|Affluence can be easy when wants are limited.|
There are two possible courses to affluence. Wants may be easily satisfied either by producing much, or desiring little. For most of human history we have achieved affluence not by producing much, but by following a different more sustainable and effective method.
By adopting the Zen strategy one can enjoy an unparalleled material plenty - even with a low standard of living. Hunter-gatherer societies, past and present, have provided relative affluence while expending the least amount of energy per capita of any human society. How do they do it? By limiting their wants.
This is a far cry from our present system that sees human wants as infinite, and therefore difficult to provide for. In such a system we have to work harder and longer to produce more, all the while consuming ever more energy to do so.
In the Zen approach there is enough for everyone, and cooperation is possible. Our current system is based on infinite wants, and therefore introduces the idea of scarcity - there will never be enough to fulfill everyone's desire. Therefore you must compete for the available resources to satisfy wants, resulting in huge disparities.
I favour the hunter-gatherer/Zen approach. I would rather limit my wants and have a life than slave away endlessly to provide for my unlimited material desires. When wants are few, attainment is easy. When wants are many, attainment is difficult with frustration and unhappiness being the probable results.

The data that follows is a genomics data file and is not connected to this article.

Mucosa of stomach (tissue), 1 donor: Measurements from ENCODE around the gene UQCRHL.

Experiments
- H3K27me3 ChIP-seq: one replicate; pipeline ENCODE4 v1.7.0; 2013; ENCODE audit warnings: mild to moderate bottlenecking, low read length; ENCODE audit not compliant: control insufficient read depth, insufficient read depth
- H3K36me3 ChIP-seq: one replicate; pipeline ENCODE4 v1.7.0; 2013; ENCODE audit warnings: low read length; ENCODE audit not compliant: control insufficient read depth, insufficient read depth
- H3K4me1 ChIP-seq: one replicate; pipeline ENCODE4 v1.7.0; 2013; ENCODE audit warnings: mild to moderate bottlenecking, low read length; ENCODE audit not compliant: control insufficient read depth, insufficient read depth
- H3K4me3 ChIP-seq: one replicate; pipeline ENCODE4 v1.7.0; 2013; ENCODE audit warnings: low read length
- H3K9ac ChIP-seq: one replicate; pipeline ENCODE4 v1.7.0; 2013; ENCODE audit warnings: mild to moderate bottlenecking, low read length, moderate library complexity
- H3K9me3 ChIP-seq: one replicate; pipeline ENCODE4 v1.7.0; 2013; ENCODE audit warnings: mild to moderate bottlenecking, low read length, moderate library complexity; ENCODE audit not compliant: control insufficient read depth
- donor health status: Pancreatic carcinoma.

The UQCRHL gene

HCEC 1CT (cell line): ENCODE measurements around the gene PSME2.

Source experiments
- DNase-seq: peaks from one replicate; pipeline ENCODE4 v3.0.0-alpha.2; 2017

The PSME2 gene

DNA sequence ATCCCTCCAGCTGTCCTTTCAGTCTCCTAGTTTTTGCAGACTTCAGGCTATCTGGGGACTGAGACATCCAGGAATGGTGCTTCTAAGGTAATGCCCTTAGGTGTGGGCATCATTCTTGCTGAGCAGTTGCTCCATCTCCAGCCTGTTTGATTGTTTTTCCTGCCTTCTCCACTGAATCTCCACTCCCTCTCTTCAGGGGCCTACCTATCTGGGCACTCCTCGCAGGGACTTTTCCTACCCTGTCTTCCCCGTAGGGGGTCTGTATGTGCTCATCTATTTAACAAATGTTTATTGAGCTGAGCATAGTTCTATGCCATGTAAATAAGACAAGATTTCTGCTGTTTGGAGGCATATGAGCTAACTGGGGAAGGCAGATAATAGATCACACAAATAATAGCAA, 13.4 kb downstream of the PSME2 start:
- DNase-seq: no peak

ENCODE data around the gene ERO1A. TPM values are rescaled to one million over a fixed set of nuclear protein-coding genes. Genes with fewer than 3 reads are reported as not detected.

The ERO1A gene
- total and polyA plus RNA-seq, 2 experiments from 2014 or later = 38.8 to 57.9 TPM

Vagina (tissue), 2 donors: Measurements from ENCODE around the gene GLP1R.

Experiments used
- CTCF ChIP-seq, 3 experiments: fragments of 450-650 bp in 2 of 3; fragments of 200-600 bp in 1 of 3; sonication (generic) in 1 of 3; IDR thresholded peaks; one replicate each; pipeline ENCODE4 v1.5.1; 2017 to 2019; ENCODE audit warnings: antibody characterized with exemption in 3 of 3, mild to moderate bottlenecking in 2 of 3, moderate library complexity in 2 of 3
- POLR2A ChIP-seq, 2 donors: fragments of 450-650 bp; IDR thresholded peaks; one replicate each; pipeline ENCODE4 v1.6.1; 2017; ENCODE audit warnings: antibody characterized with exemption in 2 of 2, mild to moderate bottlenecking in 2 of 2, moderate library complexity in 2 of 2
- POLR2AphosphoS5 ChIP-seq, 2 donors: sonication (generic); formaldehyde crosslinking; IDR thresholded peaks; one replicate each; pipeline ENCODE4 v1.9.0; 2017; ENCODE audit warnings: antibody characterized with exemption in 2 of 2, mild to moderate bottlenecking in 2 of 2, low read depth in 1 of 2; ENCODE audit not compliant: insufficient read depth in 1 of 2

The Zen way is a path that leads to liking what you get, not getting what you like. It is about acceptance of a simple life with few possessions rather than wanting what you think you deserve, or what you think everyone else has.
Philosopher Laurens van der Post illustrated these points when describing the Bushmen of the Kalahari:
"This matter of presents gave us many an anxious moment. We were humiliated by the realisation of how little there was we could give to the Bushmen. Almost everything seemed likely to make life more difficult for them by adding to the litter and weight of their daily round.
They themselves had practically no possessions: a loin strap, a skin blanket and a leather satchel. There was nothing that they could not assemble in one minute, wrap up in their blankets and carry on their shoulders for a journey of a thousand miles. They had no sense of possession."
"Imagine a world", John Lennon implored us, "with no possessions." He wondered if we could even think of it, let alone make it happen. He probably knew that we all used to live in such a way, and if this history hadn't been destroyed, we would remember exactly where we came from, and to where we need to return.
I'm back on the Zen road to affluence. Check your wants at the door, and climb aboard. There is room for everyone.